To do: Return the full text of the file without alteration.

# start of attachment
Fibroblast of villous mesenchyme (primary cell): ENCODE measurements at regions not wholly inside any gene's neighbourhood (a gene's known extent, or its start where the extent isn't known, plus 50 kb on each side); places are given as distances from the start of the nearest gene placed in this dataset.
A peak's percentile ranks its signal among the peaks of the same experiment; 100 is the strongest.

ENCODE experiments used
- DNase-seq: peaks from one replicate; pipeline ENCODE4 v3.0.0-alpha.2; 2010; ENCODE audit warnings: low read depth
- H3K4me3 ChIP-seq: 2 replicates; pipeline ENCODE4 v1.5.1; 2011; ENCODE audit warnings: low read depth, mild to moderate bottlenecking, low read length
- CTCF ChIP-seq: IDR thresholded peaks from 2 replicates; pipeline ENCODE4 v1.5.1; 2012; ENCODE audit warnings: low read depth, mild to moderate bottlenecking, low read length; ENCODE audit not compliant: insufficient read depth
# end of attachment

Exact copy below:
Fibroblast of villous mesenchyme (primary cell): ENCODE measurements at regions not wholly inside any gene's neighbourhood (a gene's known extent, or its start where the extent isn't known, plus 50 kb on each side); places are given as distances from the start of the nearest gene placed in this dataset.
A peak's percentile ranks its signal among the peaks of the same experiment; 100 is the strongest.

ENCODE experiments used
- DNase-seq: peaks from one replicate; pipeline ENCODE4 v3.0.0-alpha.2; 2010; ENCODE audit warnings: low read depth
- H3K4me3 ChIP-seq: 2 replicates; pipeline ENCODE4 v1.5.1; 2011; ENCODE audit warnings: low read depth, mild to moderate bottlenecking, low read length
- CTCF ChIP-seq: IDR thresholded peaks from 2 replicates; pipeline ENCODE4 v1.5.1; 2012; ENCODE audit warnings: low read depth, mild to moderate bottlenecking, low read length; ENCODE audit not compliant: insufficient read depth